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Death of the cinema 

Cineplex sold out the city of Halifax by selling the Oxford as a building, and not a theatre

click to enlarge Myles McNutt, who grew up in Hammonds Plains, is an assistant professor of communication at Old Dominion University in Norfolk, Virginia, where he frequents the independently-owned and operated Naro Cinema that helps preserve movie-going culture for the city’s residents. - THE COAST
  • Myles McNutt, who grew up in Hammonds Plains, is an assistant professor of communication at Old Dominion University in Norfolk, Virginia, where he frequents the independently-owned and operated Naro Cinema that helps preserve movie-going culture for the city’s residents.
  • THE COAST

The sale of the Oxford Theatre is a sensible business decision for Cineplex Theatres. It was part of the deal when they purchased Empire Theatres in 2013, but the general consensus from talking to family and friends in Halifax—I’ve lived in the U.S. since 2010 and last visited the Oxford in 2015—was that they probably wished it wasn’t. The single-screen setup goes against the instincts of a massive theatre chain, and the ageing theatre is both a logistical nightmare and requires significant investment in upkeep. While Cineplex operates single-screen theatres in other cities around the country—I went to one in Vancouver last month—those theatres probably have lobbies bigger than a small living room and serve larger populations of moviegoers in a time when fewer people are going to the theatre.

But the fact that this sale is to a local developer and not to a group or organization committed to preserving both the historical and cultural value of the Oxford as a movie theatre to the local community is enormously short-sighted. While the Nanco Group—who owns King of Donair next door—told The Coast they intend to “maintain as much history as we can,” they define that history as the building, and seek to disconnect its purpose from the service it provides by claiming “it’s a movie theatre, but it’s so much more than that—it’s a part of the community, it’s a gathering place and an iconic corner.”

All true, but let’s focus on the movie theatre part for a second. Beyond the cultural value of movies in general, the Oxford was the city’s only “art house”: while more limited releases are making their way to multiplexes across North America, the Oxford remains the de facto home of films that might not find an audience in a multiplex setting. Cineplex claims the theatre is closing because single-screen theatres are outmoded, and that “today multiplex cinemas provide our guests with many film choices in one location.” But art house cinema is not about choice: it’s about providing an option those multiplexes don’t offer, whether in the form of special programming (older films, foreign films, screenings and discussions) or smaller movies that might not make it into wider distribution. Claiming that the Oxford is closing because it only has one screen is ignoring that it’s closing because Cineplex refused to embrace the full potential of the theatre, instead treating it as a place where they plop down Oscar bait and other films they think serve older demographics less likely to schlep out to Bayers Lake.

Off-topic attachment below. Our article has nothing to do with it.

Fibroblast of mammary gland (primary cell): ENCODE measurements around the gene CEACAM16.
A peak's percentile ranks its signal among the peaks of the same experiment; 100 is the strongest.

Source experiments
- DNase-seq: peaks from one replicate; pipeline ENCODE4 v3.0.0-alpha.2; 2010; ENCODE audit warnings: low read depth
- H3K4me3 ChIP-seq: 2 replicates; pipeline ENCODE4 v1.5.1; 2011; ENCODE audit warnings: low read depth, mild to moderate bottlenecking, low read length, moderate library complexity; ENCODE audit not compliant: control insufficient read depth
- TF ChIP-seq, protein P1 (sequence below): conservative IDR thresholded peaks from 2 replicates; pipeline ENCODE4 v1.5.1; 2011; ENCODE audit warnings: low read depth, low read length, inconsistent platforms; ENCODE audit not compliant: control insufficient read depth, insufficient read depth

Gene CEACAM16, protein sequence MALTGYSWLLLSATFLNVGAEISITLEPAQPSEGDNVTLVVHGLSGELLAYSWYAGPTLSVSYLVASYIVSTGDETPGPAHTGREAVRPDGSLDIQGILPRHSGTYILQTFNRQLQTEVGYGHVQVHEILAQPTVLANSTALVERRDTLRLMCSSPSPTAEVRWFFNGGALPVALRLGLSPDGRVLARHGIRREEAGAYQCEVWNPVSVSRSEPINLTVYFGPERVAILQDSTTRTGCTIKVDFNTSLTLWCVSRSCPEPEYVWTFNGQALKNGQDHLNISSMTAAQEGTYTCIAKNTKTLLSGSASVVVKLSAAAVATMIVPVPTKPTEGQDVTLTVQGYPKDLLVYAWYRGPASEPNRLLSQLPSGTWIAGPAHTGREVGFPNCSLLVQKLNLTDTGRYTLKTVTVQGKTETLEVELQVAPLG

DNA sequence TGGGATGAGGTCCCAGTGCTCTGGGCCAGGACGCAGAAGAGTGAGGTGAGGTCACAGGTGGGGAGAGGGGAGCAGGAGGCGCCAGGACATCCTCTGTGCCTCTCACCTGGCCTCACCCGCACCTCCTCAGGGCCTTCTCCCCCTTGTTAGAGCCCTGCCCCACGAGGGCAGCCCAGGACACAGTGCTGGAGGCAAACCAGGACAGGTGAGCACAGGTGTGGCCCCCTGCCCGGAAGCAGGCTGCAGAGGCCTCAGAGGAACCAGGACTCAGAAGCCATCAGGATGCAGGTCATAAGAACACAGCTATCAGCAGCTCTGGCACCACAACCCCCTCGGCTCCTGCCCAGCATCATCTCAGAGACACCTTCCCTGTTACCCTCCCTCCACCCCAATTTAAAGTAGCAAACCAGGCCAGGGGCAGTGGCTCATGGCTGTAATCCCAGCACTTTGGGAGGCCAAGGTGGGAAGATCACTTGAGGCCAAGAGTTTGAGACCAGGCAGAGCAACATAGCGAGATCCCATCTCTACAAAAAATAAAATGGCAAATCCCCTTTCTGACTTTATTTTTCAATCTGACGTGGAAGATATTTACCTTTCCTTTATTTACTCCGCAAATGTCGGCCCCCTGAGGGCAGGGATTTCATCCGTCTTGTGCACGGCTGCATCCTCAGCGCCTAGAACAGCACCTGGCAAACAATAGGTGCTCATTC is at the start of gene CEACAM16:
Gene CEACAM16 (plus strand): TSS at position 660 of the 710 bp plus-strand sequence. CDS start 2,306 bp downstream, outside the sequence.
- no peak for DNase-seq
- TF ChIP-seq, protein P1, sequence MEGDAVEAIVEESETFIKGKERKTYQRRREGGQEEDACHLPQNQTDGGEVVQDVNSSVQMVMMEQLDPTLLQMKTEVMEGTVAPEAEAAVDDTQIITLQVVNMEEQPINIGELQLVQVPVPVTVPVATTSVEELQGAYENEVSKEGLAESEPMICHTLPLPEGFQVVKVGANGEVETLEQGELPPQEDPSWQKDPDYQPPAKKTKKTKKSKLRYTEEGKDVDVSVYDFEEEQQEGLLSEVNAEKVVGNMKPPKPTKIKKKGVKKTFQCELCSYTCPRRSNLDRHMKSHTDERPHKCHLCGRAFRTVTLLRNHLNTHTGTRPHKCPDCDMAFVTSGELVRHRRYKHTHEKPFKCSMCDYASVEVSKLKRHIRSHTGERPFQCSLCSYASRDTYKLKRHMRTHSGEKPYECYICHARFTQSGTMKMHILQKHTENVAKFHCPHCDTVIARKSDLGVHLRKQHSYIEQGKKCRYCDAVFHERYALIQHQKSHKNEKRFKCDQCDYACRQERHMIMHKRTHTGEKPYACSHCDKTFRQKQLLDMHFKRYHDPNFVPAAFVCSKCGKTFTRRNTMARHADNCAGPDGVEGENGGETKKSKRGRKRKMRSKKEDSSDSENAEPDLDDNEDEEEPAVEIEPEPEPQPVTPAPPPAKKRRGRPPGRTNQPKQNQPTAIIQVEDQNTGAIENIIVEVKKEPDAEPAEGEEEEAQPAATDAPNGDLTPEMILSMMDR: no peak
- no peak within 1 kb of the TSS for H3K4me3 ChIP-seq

I honestly don’t know if there would be a group in Halifax able to invest the money and time necessary to keep the Oxford afloat as a speciality cinema serving the local community, and even if that group emerged I don’t know how long an independent art house cinema would be able to survive. But by all accounts, Cineplex made no attempt to find such an organization, selling the building to its neighbour to make a quick buck and take what was likely a financial burden off their hands.

If they had simply announced the theatre was closing, perhaps the community would have had time to come together and find a way to preserve the Oxford for Quinpool Road and Halifax as a whole. But that didn’t happen because Cineplex and the Nanco Group are acting as though the Oxford is a historical shell and that what happened inside that theatre carries no cultural significance. They’re wrong, of course, but it would seem that Halifax won’t get the chance to prove it to them before the doors are closed for good.

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Voice of the City is a platform for any and all Halifax individuals to share their diverse opinions and writings. The Coast does not necessarily endorse the views of those published. Our editors reserve the right to alter submissions for clarity, length, content and style. Want to appear in this section? Submissions can be sent to voice@thecoast.ca.



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